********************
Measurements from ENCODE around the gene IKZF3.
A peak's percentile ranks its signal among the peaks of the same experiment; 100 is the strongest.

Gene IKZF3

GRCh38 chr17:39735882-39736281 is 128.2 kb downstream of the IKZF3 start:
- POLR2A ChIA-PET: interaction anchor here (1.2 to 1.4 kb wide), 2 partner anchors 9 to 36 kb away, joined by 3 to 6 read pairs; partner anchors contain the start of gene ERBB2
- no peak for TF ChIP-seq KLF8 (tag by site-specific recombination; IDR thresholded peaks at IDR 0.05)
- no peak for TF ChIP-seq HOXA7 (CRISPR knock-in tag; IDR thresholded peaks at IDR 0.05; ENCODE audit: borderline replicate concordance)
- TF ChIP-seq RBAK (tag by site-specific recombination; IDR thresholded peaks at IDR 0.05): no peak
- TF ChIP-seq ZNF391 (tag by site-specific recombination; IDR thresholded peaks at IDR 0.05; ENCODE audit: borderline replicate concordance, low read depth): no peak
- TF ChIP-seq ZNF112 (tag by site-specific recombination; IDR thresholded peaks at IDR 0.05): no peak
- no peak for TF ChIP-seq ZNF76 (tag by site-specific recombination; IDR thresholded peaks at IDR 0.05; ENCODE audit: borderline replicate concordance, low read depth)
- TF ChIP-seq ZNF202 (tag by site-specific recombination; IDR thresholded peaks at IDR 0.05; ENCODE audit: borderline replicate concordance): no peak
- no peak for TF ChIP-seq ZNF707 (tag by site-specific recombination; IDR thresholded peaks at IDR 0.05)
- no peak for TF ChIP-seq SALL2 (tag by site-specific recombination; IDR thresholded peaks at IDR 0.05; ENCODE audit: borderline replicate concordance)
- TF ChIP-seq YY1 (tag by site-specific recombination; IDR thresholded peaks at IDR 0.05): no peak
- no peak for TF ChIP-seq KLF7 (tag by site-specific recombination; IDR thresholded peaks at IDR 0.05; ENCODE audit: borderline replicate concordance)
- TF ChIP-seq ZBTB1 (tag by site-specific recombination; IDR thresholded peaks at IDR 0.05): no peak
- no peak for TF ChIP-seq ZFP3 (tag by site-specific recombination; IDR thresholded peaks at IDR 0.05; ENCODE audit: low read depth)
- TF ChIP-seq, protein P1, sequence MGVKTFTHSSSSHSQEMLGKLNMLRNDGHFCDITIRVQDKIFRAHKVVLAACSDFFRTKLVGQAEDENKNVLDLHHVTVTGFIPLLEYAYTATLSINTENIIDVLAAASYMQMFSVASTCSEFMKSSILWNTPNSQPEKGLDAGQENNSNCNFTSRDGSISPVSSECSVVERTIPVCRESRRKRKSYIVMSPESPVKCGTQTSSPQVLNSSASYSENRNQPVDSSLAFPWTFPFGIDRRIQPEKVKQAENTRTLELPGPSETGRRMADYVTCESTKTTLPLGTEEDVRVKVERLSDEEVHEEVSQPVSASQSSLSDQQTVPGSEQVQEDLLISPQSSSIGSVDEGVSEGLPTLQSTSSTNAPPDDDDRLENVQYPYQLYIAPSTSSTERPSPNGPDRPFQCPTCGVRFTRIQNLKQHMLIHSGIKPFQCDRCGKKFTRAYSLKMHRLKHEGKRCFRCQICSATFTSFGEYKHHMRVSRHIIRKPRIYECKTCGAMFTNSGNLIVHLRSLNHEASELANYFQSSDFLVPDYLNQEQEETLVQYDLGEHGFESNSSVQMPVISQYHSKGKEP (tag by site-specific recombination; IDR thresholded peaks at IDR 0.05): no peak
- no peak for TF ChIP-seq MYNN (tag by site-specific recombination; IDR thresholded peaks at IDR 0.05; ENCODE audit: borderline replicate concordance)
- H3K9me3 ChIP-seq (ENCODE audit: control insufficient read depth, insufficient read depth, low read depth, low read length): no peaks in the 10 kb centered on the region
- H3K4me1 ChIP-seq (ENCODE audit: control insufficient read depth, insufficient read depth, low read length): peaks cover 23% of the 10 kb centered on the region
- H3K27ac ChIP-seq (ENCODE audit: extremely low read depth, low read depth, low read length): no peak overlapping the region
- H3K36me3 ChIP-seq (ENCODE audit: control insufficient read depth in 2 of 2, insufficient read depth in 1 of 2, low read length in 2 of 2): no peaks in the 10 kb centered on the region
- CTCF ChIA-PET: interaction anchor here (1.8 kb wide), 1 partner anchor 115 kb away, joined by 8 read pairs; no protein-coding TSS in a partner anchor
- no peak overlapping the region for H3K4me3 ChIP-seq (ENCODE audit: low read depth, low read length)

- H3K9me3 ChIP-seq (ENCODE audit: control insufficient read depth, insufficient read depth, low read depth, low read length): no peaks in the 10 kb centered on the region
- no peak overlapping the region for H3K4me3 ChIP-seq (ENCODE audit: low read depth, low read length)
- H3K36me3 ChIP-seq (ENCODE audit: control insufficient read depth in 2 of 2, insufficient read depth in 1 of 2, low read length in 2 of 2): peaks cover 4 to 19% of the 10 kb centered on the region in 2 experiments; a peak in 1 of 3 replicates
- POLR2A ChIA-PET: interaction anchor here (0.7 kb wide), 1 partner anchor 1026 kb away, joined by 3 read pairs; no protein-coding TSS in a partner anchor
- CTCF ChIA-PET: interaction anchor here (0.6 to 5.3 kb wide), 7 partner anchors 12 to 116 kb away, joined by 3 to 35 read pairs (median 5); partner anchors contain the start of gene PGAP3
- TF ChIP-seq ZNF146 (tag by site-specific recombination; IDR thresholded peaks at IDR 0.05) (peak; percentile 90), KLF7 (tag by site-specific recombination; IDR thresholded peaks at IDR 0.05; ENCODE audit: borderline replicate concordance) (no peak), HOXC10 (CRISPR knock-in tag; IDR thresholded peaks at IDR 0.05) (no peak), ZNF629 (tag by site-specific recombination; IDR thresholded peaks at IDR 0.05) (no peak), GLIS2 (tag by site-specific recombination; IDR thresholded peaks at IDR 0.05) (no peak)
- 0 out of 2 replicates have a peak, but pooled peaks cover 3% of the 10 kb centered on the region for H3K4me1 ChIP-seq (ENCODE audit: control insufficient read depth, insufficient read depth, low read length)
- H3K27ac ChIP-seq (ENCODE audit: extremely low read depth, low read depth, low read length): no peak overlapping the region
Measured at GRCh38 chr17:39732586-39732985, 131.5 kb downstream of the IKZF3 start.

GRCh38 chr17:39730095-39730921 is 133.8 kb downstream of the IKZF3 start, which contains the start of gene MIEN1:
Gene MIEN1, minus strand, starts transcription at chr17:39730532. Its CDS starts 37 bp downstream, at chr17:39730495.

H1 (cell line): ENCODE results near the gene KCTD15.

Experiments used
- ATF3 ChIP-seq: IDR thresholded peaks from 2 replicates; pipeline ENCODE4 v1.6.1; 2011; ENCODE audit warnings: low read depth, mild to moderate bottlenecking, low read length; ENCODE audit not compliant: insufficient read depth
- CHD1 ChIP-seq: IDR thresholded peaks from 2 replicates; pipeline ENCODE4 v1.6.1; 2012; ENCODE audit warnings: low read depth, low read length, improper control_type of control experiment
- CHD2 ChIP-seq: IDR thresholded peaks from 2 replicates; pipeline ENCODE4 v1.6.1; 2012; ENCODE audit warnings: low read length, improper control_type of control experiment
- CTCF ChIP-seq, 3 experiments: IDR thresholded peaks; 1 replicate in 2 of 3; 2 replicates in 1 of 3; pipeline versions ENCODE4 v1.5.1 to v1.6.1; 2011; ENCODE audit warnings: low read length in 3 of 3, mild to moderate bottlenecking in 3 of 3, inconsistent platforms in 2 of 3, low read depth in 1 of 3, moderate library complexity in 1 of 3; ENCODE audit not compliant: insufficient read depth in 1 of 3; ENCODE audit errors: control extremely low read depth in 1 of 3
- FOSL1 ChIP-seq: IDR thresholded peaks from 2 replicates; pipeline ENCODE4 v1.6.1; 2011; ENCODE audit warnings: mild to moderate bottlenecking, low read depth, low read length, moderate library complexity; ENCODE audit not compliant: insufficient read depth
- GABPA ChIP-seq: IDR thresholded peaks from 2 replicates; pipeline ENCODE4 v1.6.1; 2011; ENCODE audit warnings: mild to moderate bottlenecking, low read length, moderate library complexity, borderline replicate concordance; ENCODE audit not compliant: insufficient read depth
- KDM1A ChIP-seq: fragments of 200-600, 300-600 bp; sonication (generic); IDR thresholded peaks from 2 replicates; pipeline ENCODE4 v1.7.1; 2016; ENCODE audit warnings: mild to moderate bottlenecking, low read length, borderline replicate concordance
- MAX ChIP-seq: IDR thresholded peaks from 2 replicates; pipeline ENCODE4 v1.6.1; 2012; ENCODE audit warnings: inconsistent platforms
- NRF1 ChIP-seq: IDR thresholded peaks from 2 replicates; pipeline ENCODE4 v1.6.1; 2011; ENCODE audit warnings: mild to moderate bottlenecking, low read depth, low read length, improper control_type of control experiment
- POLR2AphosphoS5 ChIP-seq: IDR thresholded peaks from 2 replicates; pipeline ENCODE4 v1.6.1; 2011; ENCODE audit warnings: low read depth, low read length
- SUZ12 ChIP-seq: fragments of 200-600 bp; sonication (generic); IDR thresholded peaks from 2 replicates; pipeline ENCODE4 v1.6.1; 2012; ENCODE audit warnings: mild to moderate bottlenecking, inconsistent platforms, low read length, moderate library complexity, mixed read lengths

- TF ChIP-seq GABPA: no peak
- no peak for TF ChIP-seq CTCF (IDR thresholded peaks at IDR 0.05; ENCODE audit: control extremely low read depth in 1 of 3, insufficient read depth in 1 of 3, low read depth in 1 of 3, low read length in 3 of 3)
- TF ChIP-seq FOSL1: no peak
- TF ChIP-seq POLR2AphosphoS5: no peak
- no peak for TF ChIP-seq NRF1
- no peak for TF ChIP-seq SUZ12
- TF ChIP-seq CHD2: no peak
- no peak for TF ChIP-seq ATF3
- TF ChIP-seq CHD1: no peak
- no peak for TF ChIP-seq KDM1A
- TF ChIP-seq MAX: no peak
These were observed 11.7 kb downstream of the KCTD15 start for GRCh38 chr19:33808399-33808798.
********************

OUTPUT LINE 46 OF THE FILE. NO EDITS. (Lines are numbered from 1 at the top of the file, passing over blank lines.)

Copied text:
- KDM1A ChIP-seq: fragments of 200-600, 300-600 bp; sonication (generic); IDR thresholded peaks from 2 replicates; pipeline ENCODE4 v1.7.1; 2016; ENCODE audit warnings: mild to moderate bottlenecking, low read length, borderline replicate concordance